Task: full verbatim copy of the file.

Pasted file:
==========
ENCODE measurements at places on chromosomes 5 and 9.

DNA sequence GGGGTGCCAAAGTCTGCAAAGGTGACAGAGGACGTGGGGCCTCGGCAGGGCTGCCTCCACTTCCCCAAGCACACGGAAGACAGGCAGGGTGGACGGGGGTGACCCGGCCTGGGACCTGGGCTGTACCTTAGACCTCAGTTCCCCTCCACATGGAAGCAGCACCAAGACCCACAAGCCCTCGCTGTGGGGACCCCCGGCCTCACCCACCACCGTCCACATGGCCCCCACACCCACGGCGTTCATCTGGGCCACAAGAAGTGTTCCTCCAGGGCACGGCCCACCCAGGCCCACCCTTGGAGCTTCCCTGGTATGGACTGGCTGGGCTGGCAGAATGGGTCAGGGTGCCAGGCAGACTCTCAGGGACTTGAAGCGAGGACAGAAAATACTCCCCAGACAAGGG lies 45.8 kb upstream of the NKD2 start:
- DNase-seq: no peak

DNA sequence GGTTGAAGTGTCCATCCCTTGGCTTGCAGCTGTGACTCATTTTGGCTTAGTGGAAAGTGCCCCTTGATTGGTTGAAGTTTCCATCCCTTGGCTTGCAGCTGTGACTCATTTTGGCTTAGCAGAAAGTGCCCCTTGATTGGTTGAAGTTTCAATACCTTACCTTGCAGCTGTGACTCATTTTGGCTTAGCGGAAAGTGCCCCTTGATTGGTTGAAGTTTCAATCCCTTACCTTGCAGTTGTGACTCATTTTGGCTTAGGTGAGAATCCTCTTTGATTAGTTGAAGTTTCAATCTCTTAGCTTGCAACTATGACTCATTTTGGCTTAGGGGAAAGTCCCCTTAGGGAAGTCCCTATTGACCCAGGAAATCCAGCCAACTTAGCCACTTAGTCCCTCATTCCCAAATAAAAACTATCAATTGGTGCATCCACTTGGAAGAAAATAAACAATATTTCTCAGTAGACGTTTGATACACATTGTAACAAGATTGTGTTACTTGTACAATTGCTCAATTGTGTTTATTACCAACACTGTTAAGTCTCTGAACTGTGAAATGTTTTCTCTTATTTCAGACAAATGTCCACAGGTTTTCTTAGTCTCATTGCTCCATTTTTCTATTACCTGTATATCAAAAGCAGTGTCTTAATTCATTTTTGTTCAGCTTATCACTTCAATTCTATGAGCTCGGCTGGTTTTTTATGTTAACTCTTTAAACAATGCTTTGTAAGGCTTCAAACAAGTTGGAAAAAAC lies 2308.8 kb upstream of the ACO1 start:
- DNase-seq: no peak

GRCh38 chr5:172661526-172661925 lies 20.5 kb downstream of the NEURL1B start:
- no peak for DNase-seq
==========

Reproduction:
ENCODE measurements at places on chromosomes 5 and 9.

DNA sequence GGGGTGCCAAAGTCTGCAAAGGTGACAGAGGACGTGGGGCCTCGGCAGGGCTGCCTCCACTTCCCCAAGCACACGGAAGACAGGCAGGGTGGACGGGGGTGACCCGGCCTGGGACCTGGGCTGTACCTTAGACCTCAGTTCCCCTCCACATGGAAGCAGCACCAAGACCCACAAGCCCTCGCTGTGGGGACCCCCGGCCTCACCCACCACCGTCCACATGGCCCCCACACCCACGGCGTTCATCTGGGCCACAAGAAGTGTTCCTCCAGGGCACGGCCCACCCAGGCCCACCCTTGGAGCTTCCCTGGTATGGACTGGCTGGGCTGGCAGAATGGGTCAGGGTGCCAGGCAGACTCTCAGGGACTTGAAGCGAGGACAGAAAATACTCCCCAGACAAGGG lies 45.8 kb upstream of the NKD2 start:
- DNase-seq: no peak

DNA sequence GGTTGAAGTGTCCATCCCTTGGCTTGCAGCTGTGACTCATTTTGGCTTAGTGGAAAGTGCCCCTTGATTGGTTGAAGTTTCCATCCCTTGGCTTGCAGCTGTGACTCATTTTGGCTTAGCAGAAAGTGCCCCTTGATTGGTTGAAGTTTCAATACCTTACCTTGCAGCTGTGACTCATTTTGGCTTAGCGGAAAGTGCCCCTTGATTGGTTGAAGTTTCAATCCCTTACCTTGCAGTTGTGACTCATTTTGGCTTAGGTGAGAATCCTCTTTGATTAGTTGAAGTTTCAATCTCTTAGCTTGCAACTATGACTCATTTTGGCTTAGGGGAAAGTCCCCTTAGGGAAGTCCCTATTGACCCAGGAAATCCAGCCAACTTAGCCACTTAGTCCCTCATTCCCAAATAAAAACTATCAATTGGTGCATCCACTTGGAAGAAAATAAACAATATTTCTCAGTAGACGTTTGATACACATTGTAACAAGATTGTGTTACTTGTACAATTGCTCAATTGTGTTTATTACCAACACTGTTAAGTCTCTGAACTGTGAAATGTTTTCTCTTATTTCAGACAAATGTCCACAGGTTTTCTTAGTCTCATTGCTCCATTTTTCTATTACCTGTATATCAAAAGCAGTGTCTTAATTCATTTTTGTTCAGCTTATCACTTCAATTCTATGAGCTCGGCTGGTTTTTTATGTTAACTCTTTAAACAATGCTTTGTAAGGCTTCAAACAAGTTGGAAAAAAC lies 2308.8 kb upstream of the ACO1 start:
- DNase-seq: no peak

GRCh38 chr5:172661526-172661925 lies 20.5 kb downstream of the NEURL1B start:
- no peak for DNase-seq